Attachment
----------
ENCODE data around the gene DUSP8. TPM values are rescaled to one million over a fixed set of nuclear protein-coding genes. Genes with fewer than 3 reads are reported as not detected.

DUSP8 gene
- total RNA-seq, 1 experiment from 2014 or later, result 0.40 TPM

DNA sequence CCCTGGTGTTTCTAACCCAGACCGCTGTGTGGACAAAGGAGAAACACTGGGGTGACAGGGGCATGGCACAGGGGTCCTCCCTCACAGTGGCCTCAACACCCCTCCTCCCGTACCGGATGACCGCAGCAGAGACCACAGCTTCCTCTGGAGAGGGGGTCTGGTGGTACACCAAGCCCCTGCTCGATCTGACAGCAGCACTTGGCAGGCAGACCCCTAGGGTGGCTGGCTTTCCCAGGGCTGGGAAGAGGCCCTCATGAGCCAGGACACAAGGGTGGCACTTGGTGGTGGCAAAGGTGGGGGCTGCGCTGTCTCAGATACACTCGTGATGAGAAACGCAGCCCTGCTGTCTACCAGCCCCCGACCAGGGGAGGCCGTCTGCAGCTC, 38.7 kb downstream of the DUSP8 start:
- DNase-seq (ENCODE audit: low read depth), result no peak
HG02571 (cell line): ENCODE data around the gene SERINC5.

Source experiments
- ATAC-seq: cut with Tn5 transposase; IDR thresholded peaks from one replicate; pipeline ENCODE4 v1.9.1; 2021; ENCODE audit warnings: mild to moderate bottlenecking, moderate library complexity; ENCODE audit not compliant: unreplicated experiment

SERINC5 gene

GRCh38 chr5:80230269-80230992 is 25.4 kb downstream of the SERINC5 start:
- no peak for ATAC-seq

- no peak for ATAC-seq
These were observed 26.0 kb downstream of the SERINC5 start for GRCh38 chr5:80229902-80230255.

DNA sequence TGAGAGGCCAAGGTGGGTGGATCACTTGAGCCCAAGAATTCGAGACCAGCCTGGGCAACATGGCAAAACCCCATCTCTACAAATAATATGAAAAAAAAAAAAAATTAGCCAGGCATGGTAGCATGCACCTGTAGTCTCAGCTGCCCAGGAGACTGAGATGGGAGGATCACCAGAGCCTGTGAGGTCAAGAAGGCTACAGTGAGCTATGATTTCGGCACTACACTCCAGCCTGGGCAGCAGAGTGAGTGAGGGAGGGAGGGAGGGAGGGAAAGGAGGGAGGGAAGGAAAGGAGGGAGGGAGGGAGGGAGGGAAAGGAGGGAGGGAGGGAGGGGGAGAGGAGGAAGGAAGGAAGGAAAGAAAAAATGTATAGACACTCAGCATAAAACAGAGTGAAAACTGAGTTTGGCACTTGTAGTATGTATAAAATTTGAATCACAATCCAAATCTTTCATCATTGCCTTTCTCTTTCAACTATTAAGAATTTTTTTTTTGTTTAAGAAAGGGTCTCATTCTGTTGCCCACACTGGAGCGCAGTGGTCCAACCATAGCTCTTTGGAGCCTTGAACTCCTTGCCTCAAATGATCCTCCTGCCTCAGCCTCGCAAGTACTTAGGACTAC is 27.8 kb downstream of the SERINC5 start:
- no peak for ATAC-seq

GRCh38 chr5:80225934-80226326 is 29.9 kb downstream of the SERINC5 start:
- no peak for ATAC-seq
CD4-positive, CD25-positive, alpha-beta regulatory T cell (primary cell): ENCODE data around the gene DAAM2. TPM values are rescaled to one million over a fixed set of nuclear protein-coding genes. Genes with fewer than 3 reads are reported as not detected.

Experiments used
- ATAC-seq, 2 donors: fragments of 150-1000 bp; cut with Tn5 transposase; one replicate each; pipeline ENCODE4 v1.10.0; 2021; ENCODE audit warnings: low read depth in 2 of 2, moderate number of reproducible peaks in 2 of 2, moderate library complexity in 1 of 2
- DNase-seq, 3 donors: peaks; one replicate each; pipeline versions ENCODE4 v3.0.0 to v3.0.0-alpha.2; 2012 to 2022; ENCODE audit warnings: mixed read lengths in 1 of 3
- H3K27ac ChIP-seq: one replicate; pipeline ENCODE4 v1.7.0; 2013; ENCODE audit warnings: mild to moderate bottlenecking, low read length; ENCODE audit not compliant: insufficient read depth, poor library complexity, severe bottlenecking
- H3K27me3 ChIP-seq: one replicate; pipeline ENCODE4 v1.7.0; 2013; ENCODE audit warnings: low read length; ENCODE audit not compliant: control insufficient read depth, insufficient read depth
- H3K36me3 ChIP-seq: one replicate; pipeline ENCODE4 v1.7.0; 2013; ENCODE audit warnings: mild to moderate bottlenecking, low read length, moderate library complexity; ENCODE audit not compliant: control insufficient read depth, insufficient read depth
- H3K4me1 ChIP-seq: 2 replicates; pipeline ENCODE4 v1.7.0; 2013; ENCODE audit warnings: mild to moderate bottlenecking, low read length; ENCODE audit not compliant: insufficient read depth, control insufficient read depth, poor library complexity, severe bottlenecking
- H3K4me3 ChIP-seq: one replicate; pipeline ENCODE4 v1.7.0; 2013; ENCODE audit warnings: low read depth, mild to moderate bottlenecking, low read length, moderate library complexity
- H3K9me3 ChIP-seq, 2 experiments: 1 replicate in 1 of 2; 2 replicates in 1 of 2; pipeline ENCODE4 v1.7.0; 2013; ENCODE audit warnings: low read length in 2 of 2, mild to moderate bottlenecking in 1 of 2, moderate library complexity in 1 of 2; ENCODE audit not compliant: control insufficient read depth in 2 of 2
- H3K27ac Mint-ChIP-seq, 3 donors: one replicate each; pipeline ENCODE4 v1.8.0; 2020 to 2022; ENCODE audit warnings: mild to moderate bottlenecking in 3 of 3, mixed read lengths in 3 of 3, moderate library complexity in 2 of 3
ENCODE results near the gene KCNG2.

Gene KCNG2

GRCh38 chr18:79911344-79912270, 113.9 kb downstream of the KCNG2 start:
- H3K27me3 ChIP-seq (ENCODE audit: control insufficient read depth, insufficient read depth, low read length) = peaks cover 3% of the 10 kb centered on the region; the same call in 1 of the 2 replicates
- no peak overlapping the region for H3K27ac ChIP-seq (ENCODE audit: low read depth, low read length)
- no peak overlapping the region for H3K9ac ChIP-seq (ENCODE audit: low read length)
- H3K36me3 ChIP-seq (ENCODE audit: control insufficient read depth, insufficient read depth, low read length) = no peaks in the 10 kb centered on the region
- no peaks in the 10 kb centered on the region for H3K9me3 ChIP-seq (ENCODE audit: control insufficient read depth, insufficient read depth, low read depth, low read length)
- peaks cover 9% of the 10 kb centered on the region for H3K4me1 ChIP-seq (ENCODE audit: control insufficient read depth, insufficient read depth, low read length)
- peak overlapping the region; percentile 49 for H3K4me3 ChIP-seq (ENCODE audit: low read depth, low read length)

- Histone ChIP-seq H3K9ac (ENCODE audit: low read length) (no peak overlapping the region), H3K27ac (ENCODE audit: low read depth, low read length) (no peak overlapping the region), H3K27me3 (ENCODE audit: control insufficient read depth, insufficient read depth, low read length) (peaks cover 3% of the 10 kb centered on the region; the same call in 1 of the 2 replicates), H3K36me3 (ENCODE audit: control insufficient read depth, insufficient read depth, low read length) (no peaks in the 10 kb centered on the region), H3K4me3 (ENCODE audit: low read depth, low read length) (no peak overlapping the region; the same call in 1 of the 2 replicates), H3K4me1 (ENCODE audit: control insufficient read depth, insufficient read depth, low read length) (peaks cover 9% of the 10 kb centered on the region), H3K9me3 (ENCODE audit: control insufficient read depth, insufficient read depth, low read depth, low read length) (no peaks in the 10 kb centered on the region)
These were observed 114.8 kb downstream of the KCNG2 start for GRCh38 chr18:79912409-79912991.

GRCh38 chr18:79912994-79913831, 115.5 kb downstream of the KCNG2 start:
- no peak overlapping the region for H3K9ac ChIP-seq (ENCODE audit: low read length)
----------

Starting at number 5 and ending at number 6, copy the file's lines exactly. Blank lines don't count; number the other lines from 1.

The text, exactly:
- DNase-seq (ENCODE audit: low read depth), result no peak
HG02571 (cell line): ENCODE data around the gene SERINC5.